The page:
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February 1990

Tumor-Associated Antigen Immune Complexes: A Potential Marker of Recurrent Melanoma

Author Affiliations

From the Division of Surgical Oncology, John Wayne Cancer Clinic, Armand Hammer Laboratories, Jonsson Comprehensive Cancer Center, UCLA School of Medicine (Drs Wong, Gupta, and Morton, and Ms Xu); and the Surgical Service, Section of Surgical Oncology, Sepulveda (Calif) Veterans Administration Medical Center (Dr Wong). Dr Wong is a recipient of the Career Development Award from the American Cancer Society.

Arch Surg. 1990;125(2):187-191. doi:10.1001/archsurg.1990.01410140065011

• To determine the potential utility of antigen-specific immune complex analysis, we developed a competitive enzyme-linked immunosorbent assay utilizing polyclonal human antibody to detect tumor-associated antigen-specific immune complexes. Sera from 10 normal volunteers and 19 patients with recurrent melanoma were studied. Patients with recurrent melanoma had a mean ± SD percent inhibition of 27.6% ± 29.8% in contrast to normal individuals with a mean value of 8.4% ± 17.8%. A monoclonal antibody (MAb JSI) was developed following immunization with a partially purified antigen. Utilizing MAb JSI, we developed a "sandwich" enzyme-linked immunosorbent assay and studied sera from 45 normal volunteers and 44 patients with cancer with recurrent melanoma. Results were expressed as a percent maximum binding of a positive control. The mean ± SD percent maximum binding for normal subjects was 4.9% ± 7.7% in contrast to sera from patients with melanoma who had a mean of 38.3% ±33.3%. Serial analysis of four patients with melanoma with tumor-associated antigen-specific immune complexes demonstrated the presence of tumor-associated antigen-specific immune complexes up to 12 years prior to clinical recurrence.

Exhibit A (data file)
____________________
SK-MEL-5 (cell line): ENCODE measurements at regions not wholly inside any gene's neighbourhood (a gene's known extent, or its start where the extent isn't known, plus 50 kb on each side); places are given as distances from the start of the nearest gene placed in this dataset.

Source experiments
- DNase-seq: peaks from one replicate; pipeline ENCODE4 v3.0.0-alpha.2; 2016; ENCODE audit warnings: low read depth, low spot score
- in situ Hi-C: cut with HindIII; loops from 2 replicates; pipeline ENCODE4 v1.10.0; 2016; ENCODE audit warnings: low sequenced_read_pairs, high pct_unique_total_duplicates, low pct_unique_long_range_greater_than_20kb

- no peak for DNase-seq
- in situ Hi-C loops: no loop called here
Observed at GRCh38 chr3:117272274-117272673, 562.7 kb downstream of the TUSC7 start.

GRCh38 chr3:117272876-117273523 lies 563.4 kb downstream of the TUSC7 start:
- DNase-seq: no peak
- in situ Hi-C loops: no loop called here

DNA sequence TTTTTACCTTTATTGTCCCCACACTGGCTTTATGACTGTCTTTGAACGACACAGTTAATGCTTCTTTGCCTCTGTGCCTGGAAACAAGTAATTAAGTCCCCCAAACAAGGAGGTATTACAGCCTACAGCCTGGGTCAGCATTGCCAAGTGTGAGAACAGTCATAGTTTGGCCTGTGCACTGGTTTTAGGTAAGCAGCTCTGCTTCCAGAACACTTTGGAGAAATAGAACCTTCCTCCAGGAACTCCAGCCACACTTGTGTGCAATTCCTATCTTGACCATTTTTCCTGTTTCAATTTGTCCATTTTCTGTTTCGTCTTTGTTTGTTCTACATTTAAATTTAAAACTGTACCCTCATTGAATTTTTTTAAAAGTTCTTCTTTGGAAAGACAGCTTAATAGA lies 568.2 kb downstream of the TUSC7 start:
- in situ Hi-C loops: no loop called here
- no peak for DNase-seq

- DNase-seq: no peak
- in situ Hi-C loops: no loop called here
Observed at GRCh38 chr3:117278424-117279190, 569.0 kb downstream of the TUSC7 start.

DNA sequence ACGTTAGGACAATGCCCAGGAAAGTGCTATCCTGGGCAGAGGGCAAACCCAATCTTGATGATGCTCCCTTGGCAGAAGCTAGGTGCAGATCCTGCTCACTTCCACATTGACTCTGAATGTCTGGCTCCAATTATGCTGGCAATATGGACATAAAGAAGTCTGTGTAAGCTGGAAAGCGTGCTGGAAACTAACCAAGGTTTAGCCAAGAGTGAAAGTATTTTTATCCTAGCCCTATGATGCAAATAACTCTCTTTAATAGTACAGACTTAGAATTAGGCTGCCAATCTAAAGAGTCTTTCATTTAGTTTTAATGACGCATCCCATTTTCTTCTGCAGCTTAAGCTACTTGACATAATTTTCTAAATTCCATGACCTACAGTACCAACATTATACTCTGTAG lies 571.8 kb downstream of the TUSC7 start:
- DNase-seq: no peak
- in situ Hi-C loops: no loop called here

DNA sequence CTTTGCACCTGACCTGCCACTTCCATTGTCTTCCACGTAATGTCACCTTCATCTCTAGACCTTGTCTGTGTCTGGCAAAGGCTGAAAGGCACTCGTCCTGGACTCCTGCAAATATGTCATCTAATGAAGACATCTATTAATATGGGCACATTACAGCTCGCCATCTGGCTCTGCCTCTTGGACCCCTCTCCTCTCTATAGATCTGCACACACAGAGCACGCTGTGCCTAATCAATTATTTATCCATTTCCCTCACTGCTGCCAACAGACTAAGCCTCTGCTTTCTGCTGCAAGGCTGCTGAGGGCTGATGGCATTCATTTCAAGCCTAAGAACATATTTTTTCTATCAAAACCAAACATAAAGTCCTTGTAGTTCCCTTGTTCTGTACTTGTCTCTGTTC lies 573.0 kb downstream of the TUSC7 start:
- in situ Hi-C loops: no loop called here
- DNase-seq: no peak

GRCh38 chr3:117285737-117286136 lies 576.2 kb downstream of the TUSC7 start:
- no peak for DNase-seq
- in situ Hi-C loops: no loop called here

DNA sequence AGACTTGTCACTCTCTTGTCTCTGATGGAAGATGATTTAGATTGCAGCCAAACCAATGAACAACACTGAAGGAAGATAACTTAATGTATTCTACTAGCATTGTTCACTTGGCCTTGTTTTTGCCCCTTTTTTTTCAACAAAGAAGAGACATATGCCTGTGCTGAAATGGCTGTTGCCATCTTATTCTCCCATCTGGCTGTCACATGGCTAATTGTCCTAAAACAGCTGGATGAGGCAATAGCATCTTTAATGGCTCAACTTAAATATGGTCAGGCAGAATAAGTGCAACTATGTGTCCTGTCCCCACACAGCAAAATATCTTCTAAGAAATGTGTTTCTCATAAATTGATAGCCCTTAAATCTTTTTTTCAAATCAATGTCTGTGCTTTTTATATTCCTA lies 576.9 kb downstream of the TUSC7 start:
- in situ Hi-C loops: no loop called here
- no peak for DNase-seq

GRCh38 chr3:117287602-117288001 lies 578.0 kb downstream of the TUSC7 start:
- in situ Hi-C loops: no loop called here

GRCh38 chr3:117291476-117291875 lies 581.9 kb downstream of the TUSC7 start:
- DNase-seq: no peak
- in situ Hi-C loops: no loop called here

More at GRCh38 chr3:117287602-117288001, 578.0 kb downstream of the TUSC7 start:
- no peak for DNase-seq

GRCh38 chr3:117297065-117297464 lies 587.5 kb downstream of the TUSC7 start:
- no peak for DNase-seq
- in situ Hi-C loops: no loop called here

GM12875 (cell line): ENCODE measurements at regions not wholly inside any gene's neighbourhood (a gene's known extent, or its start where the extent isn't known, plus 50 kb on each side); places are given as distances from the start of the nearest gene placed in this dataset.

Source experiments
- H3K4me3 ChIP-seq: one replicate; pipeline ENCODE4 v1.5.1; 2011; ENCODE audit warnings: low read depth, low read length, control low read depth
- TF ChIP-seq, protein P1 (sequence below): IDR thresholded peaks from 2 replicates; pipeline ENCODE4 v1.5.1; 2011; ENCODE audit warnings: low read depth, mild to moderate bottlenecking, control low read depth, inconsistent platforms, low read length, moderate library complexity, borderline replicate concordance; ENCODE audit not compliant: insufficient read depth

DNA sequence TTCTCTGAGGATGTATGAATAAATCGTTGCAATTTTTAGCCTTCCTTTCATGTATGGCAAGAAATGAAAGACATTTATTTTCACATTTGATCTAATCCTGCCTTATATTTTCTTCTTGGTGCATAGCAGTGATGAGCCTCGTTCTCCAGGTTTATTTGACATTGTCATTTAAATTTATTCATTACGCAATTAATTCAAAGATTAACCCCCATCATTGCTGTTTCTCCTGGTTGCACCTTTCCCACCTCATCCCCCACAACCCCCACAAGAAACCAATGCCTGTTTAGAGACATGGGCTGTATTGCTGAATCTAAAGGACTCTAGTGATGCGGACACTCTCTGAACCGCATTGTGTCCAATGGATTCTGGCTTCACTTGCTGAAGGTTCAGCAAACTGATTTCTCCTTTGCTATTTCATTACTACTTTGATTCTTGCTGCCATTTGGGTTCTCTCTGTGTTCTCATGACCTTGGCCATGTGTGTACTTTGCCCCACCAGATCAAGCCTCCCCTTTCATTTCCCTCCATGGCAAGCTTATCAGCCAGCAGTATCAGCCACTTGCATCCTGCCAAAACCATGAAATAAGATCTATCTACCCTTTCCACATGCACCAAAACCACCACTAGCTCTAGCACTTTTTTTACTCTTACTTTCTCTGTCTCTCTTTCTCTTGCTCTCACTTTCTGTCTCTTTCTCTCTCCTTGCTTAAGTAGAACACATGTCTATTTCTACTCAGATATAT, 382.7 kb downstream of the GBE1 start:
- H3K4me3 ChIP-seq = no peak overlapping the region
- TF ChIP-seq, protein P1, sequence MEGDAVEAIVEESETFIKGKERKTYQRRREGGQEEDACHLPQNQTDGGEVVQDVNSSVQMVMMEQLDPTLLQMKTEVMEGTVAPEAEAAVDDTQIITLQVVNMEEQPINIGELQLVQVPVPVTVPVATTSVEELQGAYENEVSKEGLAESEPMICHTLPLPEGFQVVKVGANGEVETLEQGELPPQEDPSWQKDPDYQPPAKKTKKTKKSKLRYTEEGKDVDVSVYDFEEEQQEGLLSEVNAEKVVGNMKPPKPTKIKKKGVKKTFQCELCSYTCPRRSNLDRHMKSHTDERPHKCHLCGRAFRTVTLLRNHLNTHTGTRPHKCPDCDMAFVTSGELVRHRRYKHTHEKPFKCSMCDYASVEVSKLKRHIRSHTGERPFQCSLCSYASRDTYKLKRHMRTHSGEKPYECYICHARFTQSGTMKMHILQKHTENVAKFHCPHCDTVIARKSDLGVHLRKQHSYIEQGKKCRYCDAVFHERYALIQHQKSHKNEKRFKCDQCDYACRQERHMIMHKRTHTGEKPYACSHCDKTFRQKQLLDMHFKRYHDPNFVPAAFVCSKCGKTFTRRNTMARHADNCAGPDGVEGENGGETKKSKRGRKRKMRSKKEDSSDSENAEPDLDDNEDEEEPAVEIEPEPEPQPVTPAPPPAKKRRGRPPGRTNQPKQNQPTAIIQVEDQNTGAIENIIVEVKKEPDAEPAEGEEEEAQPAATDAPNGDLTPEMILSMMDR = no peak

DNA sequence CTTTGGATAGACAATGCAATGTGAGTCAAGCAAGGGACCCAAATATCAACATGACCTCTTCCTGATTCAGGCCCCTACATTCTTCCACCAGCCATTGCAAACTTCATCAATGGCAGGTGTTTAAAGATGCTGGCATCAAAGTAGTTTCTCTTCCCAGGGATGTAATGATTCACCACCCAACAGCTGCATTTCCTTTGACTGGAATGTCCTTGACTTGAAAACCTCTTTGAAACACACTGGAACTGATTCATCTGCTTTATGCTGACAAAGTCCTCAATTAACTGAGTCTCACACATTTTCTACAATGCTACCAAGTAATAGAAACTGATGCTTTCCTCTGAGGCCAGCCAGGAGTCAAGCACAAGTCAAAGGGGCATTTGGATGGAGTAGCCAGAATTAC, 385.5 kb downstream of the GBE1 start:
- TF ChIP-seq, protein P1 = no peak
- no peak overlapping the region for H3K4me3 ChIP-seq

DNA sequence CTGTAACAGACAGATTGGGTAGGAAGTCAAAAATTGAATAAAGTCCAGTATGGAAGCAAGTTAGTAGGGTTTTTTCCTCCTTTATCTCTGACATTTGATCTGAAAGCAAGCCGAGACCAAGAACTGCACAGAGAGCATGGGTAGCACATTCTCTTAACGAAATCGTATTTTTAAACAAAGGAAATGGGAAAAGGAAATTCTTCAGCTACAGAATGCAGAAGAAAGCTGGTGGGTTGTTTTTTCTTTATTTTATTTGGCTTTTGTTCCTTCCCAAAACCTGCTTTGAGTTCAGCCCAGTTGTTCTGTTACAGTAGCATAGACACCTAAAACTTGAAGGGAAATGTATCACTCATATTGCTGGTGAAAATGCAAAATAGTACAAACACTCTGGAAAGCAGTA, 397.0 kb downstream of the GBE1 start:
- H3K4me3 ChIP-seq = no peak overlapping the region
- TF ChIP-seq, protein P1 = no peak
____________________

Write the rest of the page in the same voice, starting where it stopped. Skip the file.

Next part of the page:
(Arch Surg. 1990;125:187-191)